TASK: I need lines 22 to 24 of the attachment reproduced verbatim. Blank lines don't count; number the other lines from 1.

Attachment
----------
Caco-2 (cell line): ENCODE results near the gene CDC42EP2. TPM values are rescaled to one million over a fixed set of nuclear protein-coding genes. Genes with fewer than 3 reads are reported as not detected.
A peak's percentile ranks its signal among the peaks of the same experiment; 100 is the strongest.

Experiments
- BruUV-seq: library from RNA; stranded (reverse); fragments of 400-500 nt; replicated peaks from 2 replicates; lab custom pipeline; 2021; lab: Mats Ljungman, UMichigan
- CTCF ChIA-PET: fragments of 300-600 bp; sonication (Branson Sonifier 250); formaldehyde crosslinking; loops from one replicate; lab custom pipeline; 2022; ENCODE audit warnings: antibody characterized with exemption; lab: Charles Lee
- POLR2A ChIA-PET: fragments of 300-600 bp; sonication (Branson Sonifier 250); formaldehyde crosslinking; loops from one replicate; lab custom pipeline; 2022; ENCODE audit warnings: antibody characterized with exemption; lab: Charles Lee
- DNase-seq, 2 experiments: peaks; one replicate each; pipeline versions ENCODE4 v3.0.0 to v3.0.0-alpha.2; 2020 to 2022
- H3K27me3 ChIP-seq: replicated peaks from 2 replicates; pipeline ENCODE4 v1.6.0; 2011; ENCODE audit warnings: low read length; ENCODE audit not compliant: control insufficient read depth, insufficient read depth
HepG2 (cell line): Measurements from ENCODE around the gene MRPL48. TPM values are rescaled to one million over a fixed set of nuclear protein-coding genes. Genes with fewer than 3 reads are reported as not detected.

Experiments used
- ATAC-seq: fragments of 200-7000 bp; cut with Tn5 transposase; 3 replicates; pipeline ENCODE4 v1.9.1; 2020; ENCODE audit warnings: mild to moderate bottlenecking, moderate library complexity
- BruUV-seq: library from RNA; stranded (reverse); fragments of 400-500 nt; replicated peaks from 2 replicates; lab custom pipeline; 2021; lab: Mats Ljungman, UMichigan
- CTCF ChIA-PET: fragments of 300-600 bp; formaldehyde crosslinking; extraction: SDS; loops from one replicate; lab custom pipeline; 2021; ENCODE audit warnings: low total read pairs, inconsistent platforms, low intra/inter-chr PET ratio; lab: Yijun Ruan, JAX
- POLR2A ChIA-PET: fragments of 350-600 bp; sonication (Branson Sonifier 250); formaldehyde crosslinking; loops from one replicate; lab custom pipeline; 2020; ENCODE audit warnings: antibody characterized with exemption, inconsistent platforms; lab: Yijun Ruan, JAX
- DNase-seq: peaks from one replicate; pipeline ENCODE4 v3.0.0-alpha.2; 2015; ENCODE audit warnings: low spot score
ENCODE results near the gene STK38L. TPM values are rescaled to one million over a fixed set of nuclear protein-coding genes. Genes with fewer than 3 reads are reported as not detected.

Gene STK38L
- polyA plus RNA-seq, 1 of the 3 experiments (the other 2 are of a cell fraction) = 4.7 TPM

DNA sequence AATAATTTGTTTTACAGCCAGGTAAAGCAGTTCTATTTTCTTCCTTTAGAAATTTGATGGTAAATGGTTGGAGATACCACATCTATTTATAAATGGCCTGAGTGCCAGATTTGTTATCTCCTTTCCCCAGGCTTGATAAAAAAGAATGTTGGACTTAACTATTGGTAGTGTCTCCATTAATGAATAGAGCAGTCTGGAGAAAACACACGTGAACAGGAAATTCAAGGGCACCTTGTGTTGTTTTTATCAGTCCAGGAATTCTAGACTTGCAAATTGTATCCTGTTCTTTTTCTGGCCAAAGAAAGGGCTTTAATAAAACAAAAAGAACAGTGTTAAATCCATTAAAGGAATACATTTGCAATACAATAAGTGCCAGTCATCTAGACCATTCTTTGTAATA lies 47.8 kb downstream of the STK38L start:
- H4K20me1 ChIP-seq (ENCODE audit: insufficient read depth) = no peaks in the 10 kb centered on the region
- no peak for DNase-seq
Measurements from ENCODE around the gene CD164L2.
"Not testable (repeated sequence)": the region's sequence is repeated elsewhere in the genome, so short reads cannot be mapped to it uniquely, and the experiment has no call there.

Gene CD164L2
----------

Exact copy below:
Measurements from ENCODE around the gene CD164L2.
"Not testable (repeated sequence)": the region's sequence is repeated elsewhere in the genome, so short reads cannot be mapped to it uniquely, and the experiment has no call there.

Gene CD164L2